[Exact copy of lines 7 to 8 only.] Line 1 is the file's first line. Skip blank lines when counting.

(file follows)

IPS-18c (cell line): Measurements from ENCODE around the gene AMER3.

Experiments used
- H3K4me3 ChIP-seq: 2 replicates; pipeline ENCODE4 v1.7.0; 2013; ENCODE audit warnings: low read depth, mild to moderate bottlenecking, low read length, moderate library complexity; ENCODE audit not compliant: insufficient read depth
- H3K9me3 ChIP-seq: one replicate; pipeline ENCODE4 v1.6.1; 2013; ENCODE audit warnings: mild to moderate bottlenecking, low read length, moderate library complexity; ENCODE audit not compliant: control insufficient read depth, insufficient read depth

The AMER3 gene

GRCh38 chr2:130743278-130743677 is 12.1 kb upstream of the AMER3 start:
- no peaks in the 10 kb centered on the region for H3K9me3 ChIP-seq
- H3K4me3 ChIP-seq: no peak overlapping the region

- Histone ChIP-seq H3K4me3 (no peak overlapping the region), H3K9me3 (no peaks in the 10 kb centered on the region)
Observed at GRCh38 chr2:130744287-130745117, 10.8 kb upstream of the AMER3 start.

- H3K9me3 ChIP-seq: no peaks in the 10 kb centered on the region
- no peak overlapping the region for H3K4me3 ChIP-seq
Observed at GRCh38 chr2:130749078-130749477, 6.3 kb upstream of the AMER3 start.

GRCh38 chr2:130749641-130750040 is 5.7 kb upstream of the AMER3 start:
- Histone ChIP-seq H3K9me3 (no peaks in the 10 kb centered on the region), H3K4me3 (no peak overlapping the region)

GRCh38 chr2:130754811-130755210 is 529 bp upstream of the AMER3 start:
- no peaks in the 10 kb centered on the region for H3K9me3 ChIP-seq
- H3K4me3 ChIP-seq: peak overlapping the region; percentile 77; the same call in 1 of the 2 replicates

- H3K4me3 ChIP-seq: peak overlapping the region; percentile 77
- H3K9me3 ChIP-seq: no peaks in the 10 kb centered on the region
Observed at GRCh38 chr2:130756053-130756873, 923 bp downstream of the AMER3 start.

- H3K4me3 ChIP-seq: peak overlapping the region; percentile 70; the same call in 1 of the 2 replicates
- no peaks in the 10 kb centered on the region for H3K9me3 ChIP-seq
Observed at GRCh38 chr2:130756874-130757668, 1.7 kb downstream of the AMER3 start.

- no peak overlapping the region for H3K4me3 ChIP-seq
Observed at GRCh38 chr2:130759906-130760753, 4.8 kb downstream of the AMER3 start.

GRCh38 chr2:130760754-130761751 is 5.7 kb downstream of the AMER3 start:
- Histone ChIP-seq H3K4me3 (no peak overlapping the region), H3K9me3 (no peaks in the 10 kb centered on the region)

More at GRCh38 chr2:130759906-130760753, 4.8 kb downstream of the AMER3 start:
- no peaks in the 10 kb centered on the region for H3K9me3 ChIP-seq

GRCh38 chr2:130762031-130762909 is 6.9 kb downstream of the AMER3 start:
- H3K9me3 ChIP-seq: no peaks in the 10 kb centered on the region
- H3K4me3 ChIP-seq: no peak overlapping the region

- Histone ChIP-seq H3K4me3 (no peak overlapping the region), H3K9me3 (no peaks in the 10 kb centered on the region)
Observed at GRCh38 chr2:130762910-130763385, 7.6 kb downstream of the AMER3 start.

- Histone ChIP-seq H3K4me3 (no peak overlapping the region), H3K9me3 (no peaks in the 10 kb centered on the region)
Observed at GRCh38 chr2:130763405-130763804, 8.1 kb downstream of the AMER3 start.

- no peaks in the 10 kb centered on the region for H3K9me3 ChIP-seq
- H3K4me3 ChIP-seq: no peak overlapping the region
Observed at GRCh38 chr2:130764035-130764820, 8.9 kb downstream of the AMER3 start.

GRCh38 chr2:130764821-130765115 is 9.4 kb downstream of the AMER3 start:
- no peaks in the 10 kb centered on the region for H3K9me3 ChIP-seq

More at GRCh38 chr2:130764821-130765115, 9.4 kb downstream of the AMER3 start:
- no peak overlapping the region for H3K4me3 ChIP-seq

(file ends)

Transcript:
- no peaks in the 10 kb centered on the region for H3K9me3 ChIP-seq
- H3K4me3 ChIP-seq: no peak overlapping the region